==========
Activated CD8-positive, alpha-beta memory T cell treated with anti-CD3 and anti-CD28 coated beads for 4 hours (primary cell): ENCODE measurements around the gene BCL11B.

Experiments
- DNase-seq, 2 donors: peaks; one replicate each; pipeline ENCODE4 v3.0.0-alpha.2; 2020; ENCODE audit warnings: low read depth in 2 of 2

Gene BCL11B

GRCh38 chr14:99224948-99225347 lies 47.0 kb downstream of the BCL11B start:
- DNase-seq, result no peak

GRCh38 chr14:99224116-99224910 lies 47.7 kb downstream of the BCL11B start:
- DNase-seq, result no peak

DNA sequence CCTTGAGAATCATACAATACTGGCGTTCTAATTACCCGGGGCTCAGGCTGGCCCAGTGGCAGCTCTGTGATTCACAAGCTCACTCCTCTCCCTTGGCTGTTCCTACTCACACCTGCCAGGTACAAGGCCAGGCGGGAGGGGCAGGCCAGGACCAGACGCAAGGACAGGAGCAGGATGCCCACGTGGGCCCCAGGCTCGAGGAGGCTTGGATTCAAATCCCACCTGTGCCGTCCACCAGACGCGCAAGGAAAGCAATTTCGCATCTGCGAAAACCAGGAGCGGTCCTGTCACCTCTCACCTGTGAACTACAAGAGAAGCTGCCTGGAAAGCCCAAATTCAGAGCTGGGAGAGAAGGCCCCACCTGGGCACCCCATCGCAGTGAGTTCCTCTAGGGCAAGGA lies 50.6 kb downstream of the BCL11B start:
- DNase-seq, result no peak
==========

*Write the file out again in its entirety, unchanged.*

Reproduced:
Activated CD8-positive, alpha-beta memory T cell treated with anti-CD3 and anti-CD28 coated beads for 4 hours (primary cell): ENCODE measurements around the gene BCL11B.

Experiments
- DNase-seq, 2 donors: peaks; one replicate each; pipeline ENCODE4 v3.0.0-alpha.2; 2020; ENCODE audit warnings: low read depth in 2 of 2

Gene BCL11B

GRCh38 chr14:99224948-99225347 lies 47.0 kb downstream of the BCL11B start:
- DNase-seq, result no peak

GRCh38 chr14:99224116-99224910 lies 47.7 kb downstream of the BCL11B start:
- DNase-seq, result no peak

DNA sequence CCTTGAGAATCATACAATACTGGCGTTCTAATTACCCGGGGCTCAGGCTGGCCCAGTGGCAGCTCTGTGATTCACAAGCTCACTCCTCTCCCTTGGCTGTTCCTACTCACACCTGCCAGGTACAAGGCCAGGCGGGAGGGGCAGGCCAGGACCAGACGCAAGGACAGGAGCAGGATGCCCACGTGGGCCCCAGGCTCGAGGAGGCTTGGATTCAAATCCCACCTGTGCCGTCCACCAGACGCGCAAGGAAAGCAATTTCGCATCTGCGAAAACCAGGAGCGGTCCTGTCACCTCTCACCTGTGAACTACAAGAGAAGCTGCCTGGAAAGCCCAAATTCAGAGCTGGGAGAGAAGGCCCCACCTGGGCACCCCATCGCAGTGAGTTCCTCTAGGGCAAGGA lies 50.6 kb downstream of the BCL11B start:
- DNase-seq, result no peak